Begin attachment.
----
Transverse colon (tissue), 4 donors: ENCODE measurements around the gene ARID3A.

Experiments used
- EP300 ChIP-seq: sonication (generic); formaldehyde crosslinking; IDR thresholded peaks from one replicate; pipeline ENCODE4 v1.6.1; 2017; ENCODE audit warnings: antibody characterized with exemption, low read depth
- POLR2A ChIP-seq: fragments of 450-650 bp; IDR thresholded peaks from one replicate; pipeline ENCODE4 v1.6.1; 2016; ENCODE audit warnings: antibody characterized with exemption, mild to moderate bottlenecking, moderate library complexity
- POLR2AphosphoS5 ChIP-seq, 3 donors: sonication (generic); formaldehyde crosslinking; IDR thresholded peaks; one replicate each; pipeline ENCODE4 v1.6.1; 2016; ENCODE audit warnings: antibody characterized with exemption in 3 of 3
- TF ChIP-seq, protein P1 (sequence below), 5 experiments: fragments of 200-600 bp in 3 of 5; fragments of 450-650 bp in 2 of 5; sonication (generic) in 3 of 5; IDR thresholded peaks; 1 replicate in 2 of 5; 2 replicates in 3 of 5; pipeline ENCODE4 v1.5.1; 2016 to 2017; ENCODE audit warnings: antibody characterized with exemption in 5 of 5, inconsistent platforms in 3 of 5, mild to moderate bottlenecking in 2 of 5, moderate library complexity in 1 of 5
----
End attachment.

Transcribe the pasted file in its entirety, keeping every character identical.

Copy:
Transverse colon (tissue), 4 donors: ENCODE measurements around the gene ARID3A.

Experiments used
- EP300 ChIP-seq: sonication (generic); formaldehyde crosslinking; IDR thresholded peaks from one replicate; pipeline ENCODE4 v1.6.1; 2017; ENCODE audit warnings: antibody characterized with exemption, low read depth
- POLR2A ChIP-seq: fragments of 450-650 bp; IDR thresholded peaks from one replicate; pipeline ENCODE4 v1.6.1; 2016; ENCODE audit warnings: antibody characterized with exemption, mild to moderate bottlenecking, moderate library complexity
- POLR2AphosphoS5 ChIP-seq, 3 donors: sonication (generic); formaldehyde crosslinking; IDR thresholded peaks; one replicate each; pipeline ENCODE4 v1.6.1; 2016; ENCODE audit warnings: antibody characterized with exemption in 3 of 3
- TF ChIP-seq, protein P1 (sequence below), 5 experiments: fragments of 200-600 bp in 3 of 5; fragments of 450-650 bp in 2 of 5; sonication (generic) in 3 of 5; IDR thresholded peaks; 1 replicate in 2 of 5; 2 replicates in 3 of 5; pipeline ENCODE4 v1.5.1; 2016 to 2017; ENCODE audit warnings: antibody characterized with exemption in 5 of 5, inconsistent platforms in 3 of 5, mild to moderate bottlenecking in 2 of 5, moderate library complexity in 1 of 5